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Duxbury priest, who counseled Clancys after children’s deaths, opens church doors Friday into Saturday

A woman prayed at the altar at the Holy Family Church Friday afternoon. The church opened its doors for quiet reflection and prayers as part of the healing process after the death of the Clancy children.John Tlumacki/Globe Staff

A Duxbury church is opening its doors Friday morning for 23 hours of silent reflection and prayer for the family of Lindsay Clancy, who allegedly strangled her three children last week before attempting to take her own life.

The pastor of the church, the Rev. Robert J. Deehan, said he sat with Clancy’s husband, Patrick, at his parents’ home for nearly an hour, mostly in silence, the morning after the violent incident.

“There’d be moments, an interjection, he’d say something or his mother would,” Deehan said. “We prayed together ... A lot of it was just of kind of being present and supportive.”


Later that afternoon, Deehan said he drove to Boston where he gave Lindsay Clancy the Sacrament of Anointing the Sick, often referred to as the Last Rites, as she lay in her hospital bed.

Clancy, 32, remains in a Boston hospital but her condition is improving, Duxbury Police Chief Michael Carbone said Thursday.

“I don’t know her exact condition, but she is getting better day by day and has been talking to family and friends,” Carbone said in a phone interview.

She is accused of strangling her 5-year-old daughter, Cora, her 3-year-old son, Dawson, and infant son, Callan, in the family’s Duxbury home on Jan. 24 before jumping from a second-floor window.

Clancy, a labor and delivery nurse at Massachusetts General Hospital whose maiden name is Musgrove, is in police custody and is facing murder and assault charges in connection with the deaths. An arraignment has not been scheduled, according to a spokesperson for Plymouth District Attorney Timothy Cruz, and her lawyer could not be reached for comment.

Deehan, pastor of the Holy Family Catholic Church of Duxbury, where the Clancys are parishioners, baptized Callan in October. Last Thursday, the priest presided over a vigil for the three children attended by hundreds who packed into the church.


The period for reflection and prayer from Friday morning to Saturday morning is another way the church is trying to help the family, and the community, begin to heal, Deehan said.

“There’s no real answer you can give to such a tragedy,” Deehan said in a telephone interview Thursday. “This is to allow time for people to pray and invoke the Lord to give comfort and perhaps a sense of peace.”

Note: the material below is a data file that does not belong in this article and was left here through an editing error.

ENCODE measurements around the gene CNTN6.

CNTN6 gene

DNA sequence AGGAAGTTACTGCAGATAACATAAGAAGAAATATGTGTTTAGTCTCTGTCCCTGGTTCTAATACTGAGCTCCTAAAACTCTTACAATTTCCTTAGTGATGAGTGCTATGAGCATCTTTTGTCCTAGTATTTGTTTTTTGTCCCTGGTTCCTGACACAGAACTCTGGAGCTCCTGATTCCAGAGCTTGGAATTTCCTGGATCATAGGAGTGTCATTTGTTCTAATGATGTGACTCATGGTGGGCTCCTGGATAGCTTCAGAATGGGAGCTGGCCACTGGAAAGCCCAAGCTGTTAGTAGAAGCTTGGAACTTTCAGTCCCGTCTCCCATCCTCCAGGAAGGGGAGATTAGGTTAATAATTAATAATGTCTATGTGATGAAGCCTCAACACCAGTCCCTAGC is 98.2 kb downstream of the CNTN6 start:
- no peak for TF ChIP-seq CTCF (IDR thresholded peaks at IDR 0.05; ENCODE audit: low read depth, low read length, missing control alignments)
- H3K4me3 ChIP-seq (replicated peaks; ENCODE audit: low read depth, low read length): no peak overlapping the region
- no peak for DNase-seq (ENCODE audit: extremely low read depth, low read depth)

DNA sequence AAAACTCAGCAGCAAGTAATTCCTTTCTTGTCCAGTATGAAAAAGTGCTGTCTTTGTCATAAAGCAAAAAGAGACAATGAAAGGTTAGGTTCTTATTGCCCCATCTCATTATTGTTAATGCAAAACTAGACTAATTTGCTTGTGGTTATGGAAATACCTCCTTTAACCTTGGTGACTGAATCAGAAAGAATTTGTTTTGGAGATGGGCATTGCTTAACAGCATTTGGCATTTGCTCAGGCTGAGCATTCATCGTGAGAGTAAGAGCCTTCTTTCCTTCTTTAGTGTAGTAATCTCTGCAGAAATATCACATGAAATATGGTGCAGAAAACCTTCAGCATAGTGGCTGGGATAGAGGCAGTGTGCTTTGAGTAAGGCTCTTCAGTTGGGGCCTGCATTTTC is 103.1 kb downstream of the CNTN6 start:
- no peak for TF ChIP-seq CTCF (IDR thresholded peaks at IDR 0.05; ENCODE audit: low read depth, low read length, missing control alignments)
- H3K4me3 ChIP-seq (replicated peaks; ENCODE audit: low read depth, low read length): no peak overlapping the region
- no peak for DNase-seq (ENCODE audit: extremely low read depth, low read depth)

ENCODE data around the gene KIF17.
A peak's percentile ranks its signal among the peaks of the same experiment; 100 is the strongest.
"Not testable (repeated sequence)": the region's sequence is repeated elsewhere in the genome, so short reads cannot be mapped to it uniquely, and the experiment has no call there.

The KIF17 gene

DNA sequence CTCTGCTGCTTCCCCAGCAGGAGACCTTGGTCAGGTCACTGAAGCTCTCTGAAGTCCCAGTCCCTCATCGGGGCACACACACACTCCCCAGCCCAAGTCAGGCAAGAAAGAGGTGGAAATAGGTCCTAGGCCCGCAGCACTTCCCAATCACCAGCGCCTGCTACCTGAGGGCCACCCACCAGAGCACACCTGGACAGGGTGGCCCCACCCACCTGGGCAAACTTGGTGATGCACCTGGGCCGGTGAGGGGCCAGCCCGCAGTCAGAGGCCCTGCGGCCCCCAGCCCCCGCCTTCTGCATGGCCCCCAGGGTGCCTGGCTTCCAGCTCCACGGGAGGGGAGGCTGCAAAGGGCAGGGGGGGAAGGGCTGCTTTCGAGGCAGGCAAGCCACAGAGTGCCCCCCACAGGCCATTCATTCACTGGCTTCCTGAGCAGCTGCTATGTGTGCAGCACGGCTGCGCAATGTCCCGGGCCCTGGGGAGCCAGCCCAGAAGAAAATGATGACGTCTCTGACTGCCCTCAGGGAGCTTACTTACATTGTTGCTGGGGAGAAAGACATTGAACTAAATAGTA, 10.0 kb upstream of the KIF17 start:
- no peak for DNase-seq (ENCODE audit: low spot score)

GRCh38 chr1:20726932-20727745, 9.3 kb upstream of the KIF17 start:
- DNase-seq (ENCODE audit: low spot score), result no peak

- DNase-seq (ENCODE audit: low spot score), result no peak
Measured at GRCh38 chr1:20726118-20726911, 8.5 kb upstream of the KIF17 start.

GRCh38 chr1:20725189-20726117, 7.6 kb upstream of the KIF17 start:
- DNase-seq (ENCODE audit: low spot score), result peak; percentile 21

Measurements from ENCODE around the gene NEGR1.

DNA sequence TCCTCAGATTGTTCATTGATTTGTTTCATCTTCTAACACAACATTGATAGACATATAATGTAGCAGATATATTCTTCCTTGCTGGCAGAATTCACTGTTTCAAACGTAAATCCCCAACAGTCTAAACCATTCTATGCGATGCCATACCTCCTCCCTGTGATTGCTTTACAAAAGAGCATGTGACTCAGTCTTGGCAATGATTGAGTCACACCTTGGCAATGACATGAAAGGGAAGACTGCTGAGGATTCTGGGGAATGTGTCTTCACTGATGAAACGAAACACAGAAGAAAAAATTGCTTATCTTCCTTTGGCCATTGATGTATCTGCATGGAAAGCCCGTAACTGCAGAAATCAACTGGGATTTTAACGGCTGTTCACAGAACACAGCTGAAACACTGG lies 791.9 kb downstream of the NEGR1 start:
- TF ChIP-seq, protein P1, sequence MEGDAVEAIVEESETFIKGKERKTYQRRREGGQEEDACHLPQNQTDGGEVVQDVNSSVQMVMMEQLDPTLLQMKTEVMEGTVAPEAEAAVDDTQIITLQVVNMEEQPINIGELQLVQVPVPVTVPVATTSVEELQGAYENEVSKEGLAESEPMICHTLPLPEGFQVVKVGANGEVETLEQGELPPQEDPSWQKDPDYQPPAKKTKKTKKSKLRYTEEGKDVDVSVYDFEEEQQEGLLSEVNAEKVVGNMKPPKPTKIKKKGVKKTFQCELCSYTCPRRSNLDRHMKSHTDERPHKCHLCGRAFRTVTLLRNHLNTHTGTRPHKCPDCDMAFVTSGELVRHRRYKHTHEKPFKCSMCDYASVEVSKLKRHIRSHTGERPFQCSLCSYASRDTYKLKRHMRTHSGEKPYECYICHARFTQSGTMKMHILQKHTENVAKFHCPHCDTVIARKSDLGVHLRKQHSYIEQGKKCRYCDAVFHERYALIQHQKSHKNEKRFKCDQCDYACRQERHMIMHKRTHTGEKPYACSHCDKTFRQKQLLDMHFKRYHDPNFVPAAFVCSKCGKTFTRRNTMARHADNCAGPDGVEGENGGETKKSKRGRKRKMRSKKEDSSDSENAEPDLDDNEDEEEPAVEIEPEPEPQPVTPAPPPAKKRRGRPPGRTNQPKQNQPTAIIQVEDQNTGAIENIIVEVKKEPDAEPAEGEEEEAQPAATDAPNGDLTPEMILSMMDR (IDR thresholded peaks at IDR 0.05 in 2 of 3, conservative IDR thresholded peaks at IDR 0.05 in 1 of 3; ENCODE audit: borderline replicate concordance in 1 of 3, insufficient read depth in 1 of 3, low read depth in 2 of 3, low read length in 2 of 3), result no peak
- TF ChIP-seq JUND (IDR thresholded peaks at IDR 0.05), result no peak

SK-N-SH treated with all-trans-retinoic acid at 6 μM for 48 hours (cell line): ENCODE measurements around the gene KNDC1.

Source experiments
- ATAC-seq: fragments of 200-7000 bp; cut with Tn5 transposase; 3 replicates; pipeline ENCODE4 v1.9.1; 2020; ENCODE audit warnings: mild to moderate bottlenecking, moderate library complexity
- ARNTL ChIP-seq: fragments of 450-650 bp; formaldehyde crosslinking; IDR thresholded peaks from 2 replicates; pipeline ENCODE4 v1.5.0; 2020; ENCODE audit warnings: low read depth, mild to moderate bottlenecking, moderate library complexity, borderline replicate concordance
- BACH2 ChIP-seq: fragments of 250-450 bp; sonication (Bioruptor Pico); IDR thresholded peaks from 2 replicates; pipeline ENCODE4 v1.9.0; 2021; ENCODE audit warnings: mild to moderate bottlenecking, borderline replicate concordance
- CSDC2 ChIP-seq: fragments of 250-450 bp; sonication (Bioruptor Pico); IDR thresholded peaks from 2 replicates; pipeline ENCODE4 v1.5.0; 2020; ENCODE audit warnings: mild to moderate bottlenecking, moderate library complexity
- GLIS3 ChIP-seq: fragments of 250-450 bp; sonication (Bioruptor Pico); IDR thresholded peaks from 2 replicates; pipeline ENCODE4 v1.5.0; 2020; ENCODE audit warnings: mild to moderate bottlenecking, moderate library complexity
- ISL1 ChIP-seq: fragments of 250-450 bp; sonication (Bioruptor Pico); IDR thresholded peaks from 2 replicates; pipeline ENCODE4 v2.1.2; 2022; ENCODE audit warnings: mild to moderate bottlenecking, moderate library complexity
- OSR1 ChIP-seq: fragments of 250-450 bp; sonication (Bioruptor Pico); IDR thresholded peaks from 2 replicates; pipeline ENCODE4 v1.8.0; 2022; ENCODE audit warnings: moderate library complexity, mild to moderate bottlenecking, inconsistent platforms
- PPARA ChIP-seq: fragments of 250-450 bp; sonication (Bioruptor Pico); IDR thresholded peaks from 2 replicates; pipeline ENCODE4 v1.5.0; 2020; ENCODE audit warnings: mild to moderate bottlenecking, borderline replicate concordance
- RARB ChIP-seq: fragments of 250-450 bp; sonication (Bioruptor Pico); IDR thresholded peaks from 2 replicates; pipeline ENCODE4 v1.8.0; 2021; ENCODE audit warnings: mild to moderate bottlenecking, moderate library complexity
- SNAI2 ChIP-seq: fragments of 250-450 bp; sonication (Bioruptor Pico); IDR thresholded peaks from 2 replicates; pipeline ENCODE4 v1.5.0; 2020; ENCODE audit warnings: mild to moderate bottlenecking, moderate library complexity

The church is opening its doors at 9 a.m. Friday and will stay open until 8 a.m. Saturday for a period “of quiet reflection and prayer, especially for the Clancy and Musgrove families, the healing of Lindsay Clancy as well as for all in need of comfort, healing and peace at this difficult time,” the church said in a Facebook post.

On Saturday, Patrick Clancy wrote about the depths of his loss and the love and forgiveness he feels for his wife. He asked others to forgive her as well.

“I want to ask all of you that you find it deep within yourselves to forgive Lindsay, as I have,” he wrote. “The real Lindsay was generously loving and caring towards everyone — me, our kids, family, friends, and her patients. The very fibers of her soul are loving. All I wish for her now is that she can somehow find peace.”

Patrick Clancy’s message was posted on a GoFundMe fund-raiser that had been set up for his family and was approaching $1 million in donations on Thursday.


“He certainly forgave her and wanted the community to know that this was nothing intended or willful but the product of a terrible mental illness and lack of appropriate medical intervention,” Deehan said. “It just wasn’t a good mix and put her over the edge in a sense and ended in such tragedy.”

Deehan said the community has shown more support for Lindsay Clancy than most might expect following such an unthinkable event.

“I think the vast majority seem to have very great empathy for her, and I think it’s ... highlighted the experience of women who have postpartum depression or psychosis,” he said. “It’s raised a greater level of awareness and sympathy for these women.”

The community also has rallied around first responders who came upon the harrowing scene inside the Clancy home.

On Thursday, Duxbury Fire Chief Rob Reardon expressed gratitude for the support, saying it “has helped tremendously.”

“We don’t have enough thank-you notes to go around,” he wrote on Twitter. “I want to make sure everyone knows we have felt your love and support over the last week and we are humbled by it.”

First responders have had access to mental health services, peer support, and counseling in the days since they were called to the home, and Carbone said his officers have taken advantage of those services.

“This type of thing, I hate to say they’re trained for it, but they are,” Carbone said. Yet, he said, “We’re human, we hide our emotions, and we hide our stress sometimes, and that all needs to be worked out.”


John R. Ellement of the Globe staff contributed to this report.

Nick Stoico can be reached at nick.stoico@globe.com. Follow him on Twitter @NickStoico.